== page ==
Operation Scorpion: 20 years later

Operation Scorpion: 20 years later


Since last Monday, everyone has been talking about this book: Operation Scorpion. The underside of the largest investigation into child prostitution in Quebec. You guessed that on this day of going to the bookstore, I could only wink at you, especially since I have a bias for this book. I wrote it with my friend and partner, Roger Ferland, the principal investigator responsible for this hot file which has shaken, certainly the City of Quebec, but also the whole province.

The writing was not easy. In addition to the hundred hours of interviews with Roger and readings of court documents, I had to meet several people, including victims, some with my partner, and pimps. At one point, the Scorpion was coming out of my nostrils!

When I put an end to this book, which took about 12 years to complete, Roger and I had a feeling of accomplishment. The Scorpion was going to come out of its torpor and try once again to awaken consciences, always with the objective of prevention.

Why come back to this affair?

Scorpion is not a survey like any other. It took root in 2002 in Quebec City when the phenomenon of street gangs was consigned to the Montreal region. It will shed light on the presence of several juvenile prostitution networks making teenage girls available to men of power.

A large-scale police operation that will shake the columns of the temple and thus reveal that there are no rumors… smoke without fire. The team will go as far as possible. Still, she will be in the crosshairs of all eyes. After all, it was the first time that police officers dared to attack prostitutes (commonly called “clients”) and not the least. In this sense, Scorpion was avant-garde.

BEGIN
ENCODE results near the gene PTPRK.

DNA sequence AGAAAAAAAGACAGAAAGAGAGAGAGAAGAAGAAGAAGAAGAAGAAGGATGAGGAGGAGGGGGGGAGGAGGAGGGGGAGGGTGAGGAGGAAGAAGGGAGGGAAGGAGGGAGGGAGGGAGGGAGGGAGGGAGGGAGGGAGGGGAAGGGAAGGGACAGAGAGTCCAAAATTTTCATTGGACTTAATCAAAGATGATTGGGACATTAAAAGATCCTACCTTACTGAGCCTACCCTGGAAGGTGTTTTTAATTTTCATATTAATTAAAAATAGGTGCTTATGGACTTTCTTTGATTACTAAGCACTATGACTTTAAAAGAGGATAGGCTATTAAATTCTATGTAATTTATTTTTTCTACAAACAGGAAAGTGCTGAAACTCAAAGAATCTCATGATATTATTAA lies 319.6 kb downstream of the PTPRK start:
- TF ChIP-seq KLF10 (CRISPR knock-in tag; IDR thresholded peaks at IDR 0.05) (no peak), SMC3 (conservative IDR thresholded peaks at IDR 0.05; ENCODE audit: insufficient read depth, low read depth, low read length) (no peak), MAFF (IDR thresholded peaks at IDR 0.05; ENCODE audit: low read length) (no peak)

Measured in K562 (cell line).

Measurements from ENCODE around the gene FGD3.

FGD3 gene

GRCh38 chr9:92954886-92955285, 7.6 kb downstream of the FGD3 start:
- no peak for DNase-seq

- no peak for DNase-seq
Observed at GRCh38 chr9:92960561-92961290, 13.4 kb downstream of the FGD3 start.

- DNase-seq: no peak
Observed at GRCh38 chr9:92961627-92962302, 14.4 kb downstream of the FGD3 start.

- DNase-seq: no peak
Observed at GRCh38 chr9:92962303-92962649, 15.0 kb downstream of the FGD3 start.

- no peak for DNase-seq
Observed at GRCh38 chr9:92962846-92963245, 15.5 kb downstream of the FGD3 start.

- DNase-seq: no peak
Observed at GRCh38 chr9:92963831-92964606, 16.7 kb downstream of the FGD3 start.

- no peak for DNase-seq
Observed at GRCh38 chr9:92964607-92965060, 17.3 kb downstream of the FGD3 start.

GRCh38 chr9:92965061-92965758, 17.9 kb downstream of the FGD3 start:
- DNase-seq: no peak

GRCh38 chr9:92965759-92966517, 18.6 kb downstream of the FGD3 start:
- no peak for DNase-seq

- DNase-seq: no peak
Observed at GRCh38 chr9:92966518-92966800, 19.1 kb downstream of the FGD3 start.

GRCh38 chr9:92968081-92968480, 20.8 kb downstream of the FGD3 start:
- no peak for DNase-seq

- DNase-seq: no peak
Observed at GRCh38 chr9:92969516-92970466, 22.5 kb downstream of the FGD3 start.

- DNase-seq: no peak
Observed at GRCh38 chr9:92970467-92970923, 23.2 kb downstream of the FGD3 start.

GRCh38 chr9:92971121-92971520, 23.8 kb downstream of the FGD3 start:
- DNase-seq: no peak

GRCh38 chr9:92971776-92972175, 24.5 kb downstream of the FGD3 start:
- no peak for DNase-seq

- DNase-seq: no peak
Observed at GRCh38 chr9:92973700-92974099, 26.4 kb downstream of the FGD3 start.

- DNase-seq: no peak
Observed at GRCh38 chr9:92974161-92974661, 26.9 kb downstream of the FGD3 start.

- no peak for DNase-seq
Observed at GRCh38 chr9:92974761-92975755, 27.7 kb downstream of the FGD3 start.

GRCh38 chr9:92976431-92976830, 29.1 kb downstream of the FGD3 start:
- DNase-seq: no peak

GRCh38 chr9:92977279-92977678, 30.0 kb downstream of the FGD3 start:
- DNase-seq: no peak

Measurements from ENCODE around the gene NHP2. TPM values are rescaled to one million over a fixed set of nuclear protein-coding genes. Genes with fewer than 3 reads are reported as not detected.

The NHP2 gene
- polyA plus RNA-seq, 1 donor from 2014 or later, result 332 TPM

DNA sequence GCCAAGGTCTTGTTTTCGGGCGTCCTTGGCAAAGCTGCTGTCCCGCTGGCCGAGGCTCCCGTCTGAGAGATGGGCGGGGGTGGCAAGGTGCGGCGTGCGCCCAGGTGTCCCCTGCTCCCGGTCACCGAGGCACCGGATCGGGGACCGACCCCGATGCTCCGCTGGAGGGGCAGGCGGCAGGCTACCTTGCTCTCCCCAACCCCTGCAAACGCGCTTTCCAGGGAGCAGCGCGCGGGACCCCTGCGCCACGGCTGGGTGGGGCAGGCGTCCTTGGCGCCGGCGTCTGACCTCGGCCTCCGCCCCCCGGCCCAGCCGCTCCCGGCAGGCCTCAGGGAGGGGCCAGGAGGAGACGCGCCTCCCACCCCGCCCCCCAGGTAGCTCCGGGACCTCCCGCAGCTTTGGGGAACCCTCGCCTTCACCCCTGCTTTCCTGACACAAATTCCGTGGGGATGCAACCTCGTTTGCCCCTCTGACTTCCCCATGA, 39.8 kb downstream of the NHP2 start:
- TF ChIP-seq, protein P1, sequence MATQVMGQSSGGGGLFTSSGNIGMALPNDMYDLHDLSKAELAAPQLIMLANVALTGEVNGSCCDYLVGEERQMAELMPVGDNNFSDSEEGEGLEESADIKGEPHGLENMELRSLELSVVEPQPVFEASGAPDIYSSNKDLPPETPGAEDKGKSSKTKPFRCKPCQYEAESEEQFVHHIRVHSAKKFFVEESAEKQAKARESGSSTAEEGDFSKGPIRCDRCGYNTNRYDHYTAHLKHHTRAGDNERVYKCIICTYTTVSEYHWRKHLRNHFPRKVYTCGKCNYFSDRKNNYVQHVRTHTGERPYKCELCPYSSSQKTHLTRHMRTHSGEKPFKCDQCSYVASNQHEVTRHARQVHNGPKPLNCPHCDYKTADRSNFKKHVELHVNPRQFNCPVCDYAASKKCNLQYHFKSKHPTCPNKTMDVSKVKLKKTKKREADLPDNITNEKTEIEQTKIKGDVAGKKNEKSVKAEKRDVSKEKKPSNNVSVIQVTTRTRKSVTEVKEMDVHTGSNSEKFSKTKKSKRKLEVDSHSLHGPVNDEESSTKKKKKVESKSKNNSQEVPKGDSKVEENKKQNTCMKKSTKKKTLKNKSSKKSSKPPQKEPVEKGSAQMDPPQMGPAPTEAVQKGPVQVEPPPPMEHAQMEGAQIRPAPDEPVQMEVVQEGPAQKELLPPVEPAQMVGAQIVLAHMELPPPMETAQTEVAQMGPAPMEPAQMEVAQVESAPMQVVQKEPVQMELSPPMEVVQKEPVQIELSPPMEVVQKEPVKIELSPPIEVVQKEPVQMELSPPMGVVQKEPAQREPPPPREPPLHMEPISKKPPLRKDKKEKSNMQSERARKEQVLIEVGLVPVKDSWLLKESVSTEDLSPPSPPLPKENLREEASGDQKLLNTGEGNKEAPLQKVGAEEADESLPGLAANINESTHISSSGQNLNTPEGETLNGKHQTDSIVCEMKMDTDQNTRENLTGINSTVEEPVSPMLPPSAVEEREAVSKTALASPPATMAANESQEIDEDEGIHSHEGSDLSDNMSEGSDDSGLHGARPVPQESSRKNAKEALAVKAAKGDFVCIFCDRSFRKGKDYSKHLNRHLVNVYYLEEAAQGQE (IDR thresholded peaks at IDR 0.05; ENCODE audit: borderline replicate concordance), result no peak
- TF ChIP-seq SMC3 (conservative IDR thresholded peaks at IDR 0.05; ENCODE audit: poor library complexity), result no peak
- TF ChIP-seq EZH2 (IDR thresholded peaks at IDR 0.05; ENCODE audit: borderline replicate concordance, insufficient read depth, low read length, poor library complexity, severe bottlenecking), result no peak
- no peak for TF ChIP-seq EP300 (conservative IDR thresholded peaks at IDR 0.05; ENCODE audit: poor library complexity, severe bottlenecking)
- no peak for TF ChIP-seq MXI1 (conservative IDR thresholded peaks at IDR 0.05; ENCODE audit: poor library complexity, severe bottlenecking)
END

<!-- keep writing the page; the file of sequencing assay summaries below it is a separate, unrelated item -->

Is the “customer” still king?

Since November 2014, it is illegal to buy sex in Canada. In addition, several amendments to the Criminal Code with respect to human trafficking, notably those in Bill C-452 (one of my babies), have facilitated the work of the police and protected victims. Moreover, the number of police officers assigned to the fight against procuring has increased over the years. An integrated squad, made up of seven police forces, was even created in 2017.

The question that kills? Why so few arrested prostitutes? In an industry that generates hundreds of millions of dollars, it is rather unusual to have so few arrests of prostitutes. Of this small number who go through the courts, how many are men of power? If there were, we would know. No?

After all these years of struggle, I often have the feeling that I am fighting against a Goliath. However, the solution is simple: attack the prostitutes.

My only consolation? David always wins.

Operation Scorpion: 20 years later